David G. Hartwell

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David G. Hartwell
BestEditorFinally.jpg
Hartwell the morning after winning the Hugo, 2006.
Born David Geddes Hartwell
(1941-07-10) July 10, 1941 (age 73)
Salem, Massachusetts
Occupation Editor & literary critic
Nationality  United States
Genres Science fiction, fantasy & horror; reviews and literary criticism

www.davidghartwell.com
David Hartwell, 2008

David Geddes Hartwell (born July 10, 1941) is an American editor of science fiction and fantasy. He has worked for Signet (1971–73), Berkley Putnam (1973–78), Pocket (where he founded the Timescape imprint, 1980–85, and created the Pocket Books Star Trek publishing line), and Tor Books (where he spearheaded Tor's Canadian publishing initiative at CAN-CON in Ottawa, and was also influential in bringing many Australian writers to the US market, 1984-date), and has published numerous anthologies. Since 1995, his title at Tor/Forge Books has been "Senior Editor." He chairs the board of directors of the World Fantasy Convention and, with Gordon Van Gelder, is the administrator of the Philip K. Dick Award. He holds a Ph.D. in comparative medieval literature.

He lives in Pleasantville, New York, with his wife Kathryn Cramer and their two children.[1]

Awards and other achievements[edit]

Each year he edits two anthologies, Year's Best SF (started in 1996 and co-edited with Kathryn Cramer since 2002) and Year's Best Fantasy (co-edited with Cramer since its first publication in 2001). Both anthologies have consistently placed in the top 10 of the Locus annual reader poll in the category of Best Anthology. In 1988, he won the World Fantasy Award in the category Best Anthology for The Dark Descent.[2] He has been nominated for the Hugo Award in the category of Best Professional Editor and Best Editor Long Form on numerous occasions, and won in 2006, 2008 and 2009. He edited the best-novel Nebula Award-winners Timescape by Gregory Benford (published 1980), The Claw of the Conciliator by Gene Wolfe (published 1981), and No Enemy But Time by Michael Bishop (published 1982), and the best-novel Hugo Award-winner Hominids by Robert J. Sawyer (published 2002).

Bibliography[edit]

Editor[edit]

Anthology series[edit]

  • The Dark Descent
    • The Dark Descent (1987)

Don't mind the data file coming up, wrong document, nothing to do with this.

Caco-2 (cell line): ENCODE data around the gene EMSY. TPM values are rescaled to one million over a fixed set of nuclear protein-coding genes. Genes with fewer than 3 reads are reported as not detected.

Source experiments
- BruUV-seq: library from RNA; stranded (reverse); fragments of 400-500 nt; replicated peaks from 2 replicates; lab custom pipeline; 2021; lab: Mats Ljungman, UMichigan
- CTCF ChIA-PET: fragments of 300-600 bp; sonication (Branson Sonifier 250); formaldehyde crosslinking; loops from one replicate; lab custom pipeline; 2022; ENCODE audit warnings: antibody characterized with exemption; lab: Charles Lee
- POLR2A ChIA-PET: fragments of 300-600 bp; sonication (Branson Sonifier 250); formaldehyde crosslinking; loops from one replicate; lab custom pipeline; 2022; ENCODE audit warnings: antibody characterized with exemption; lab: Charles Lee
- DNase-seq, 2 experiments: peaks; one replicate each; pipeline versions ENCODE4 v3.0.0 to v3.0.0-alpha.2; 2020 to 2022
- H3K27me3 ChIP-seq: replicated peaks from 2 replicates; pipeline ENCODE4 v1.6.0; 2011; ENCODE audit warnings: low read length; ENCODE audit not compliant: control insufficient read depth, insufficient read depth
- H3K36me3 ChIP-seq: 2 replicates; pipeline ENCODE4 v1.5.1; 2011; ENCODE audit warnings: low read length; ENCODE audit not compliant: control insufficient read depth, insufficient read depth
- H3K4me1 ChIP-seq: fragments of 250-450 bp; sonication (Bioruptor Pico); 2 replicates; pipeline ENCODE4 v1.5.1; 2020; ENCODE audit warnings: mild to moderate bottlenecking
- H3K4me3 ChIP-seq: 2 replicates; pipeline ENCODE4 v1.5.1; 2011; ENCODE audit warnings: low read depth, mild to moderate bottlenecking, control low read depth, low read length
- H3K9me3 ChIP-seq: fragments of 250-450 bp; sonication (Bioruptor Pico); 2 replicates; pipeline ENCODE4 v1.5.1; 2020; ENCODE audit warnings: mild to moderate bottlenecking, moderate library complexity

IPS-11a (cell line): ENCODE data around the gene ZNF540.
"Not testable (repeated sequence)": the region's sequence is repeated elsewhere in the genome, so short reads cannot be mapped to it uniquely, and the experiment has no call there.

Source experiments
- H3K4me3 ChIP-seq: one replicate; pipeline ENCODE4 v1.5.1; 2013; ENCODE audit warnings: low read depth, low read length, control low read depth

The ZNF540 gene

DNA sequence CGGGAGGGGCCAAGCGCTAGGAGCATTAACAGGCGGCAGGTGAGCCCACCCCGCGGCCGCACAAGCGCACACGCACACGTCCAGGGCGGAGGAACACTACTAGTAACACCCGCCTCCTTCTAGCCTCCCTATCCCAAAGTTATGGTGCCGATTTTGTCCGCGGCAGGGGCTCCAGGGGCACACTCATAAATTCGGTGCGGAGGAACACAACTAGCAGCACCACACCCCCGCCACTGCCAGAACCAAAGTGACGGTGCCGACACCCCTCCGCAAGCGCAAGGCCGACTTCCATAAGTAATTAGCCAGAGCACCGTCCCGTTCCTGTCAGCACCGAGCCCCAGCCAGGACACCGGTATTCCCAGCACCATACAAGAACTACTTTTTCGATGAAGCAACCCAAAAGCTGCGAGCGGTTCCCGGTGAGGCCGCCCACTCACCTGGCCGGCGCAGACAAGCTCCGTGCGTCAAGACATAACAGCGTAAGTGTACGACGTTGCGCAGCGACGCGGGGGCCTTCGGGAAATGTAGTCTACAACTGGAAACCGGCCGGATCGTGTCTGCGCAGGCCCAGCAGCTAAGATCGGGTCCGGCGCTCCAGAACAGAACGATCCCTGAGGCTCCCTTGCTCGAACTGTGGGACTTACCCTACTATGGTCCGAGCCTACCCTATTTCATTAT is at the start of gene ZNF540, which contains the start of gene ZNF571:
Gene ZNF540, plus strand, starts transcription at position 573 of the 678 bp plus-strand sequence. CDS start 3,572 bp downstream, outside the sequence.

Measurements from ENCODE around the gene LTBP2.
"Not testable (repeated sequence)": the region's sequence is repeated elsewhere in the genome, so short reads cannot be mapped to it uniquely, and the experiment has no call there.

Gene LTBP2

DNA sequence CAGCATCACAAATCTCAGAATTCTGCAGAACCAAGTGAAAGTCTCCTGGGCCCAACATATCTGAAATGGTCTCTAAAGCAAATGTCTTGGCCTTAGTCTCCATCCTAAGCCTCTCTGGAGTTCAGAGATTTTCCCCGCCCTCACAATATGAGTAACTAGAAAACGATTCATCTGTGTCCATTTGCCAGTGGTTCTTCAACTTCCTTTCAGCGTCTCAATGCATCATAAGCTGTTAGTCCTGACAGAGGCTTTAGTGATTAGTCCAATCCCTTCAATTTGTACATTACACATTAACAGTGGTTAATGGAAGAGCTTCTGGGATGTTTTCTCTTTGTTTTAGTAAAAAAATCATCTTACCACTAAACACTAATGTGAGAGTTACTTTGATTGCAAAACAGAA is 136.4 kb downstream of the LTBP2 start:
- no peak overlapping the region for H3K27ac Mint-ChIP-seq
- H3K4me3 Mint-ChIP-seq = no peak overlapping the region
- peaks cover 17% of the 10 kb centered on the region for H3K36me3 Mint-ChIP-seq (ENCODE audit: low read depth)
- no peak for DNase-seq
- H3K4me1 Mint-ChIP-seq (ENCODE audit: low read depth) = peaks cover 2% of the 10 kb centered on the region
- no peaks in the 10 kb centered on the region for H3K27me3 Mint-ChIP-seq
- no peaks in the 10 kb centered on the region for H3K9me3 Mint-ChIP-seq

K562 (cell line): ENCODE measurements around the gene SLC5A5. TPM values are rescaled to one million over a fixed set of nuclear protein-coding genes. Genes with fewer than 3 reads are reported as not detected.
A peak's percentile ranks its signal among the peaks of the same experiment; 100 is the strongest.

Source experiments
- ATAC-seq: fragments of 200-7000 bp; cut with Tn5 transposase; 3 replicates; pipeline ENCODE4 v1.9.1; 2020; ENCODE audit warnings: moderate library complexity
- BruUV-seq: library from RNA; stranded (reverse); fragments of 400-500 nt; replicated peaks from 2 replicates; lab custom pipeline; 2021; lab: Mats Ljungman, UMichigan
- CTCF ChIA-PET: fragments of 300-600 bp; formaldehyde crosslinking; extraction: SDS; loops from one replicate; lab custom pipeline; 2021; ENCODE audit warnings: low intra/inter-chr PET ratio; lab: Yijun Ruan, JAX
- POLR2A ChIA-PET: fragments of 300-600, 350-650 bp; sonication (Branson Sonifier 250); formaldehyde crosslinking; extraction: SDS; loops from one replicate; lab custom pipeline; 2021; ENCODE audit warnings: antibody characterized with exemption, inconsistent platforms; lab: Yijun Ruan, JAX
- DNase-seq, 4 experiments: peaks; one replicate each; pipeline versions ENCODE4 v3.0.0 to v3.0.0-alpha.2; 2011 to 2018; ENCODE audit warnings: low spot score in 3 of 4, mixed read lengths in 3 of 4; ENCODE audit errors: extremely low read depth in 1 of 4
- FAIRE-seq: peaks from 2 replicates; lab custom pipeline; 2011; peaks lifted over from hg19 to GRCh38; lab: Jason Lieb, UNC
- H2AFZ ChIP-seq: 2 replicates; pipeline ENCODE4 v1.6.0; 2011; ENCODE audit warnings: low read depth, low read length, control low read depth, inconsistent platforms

• The Colour of Evil (1990)
    • The Medusa in the Shield (1990)
    • A Fabulous Formless Darkness (1992)
  • Foundations of Fear
    • Foundations of Fear (1992)
    • Visions of Fear (1994)
  • Year’s Best Fantasy
    • Year’s Best Fantasy (2001) with Kathryn Cramer
    • Year’s Best Fantasy 2 (2002) with Kathryn Cramer
    • Year’s Best Fantasy 3 (2003) with Kathryn Cramer
    • Year’s Best Fantasy 4 (2004) with Kathryn Cramer
    • Year's Best Fantasy 5 (2005) with Kathryn Cramer
    • Year's Best Fantasy 6 (2006) with Kathryn Cramer (Tachyon Publications)
    • Year's Best Fantasy 7 (2007) with Kathryn Cramer (Tachyon Publications)
    • Year's Best Fantasy 8 (2008) with Kathryn Cramer (Tachyon Publications)

Stand alone anthologies[edit]

  • The Battle of the Monsters and Other Stories (1976) with L. W. Currey
  • The World Treasury of Science Fiction (1988)
  • Masterpieces of Fantasy and Enchantment (1988) with Kathryn Cramer
  • Spirits of Christmas (1989) with Kathryn Cramer
  • Christmas Stars (1993)
  • Christmas Forever (1993)
  • Christmas Magic (1994)
  • Northern Stars: The Anthology of Canadian Science Fiction (1994) with Glenn Grant
  • The Screaming Skull and Other Great American Ghost Stories (1994)
  • The Ascent of Wonder: The Evolution of Hard SF[3] (1994) with Kathryn Cramer
  • Masterpieces of Fantasy and Wonder (1994) with Kathryn Cramer
  • Visions of Wonder (1996) with Milton T. Wolf
  • The Science Fiction Century (1997)
  • Bodies of the Dead and Other Great American Ghost Stories (1997)
  • Northern Suns (1999) with Glenn Grant
  • Centaurus: The Best of Australian Science Fiction (1999) with Damien Broderick
  • The Hard SF Renaissance (2002) with Kathryn Cramer
  • The Science Fiction Century, Volume One (2006)
  • The Space Opera Renaissance (2006) with Kathryn Cramer (Tor Books)
  • The Sword & Sorcery Anthology (2012) with Jacob Weisman (Tachyon Publications)
  • Twenty-First Century Science Fiction (2013) with Patrick Nielsen Hayden (Tor Books)

Nonfiction[edit]

  • Age of Wonders: Exploring the World of Science Fiction (1985)

See also[edit]

References[edit]

  1. ^ Interview with David Hartwell, LOCUS, September 2004. (Online edition contains only excerpts.)
  2. ^ World Fantasy Convention. "Award Winners and Nominees". Retrieved 4 Feb 2011. 
  3. ^ THE ASCENT OF WONDER, edited by David G. Hartwell and Kathryn Cramer

External links[edit]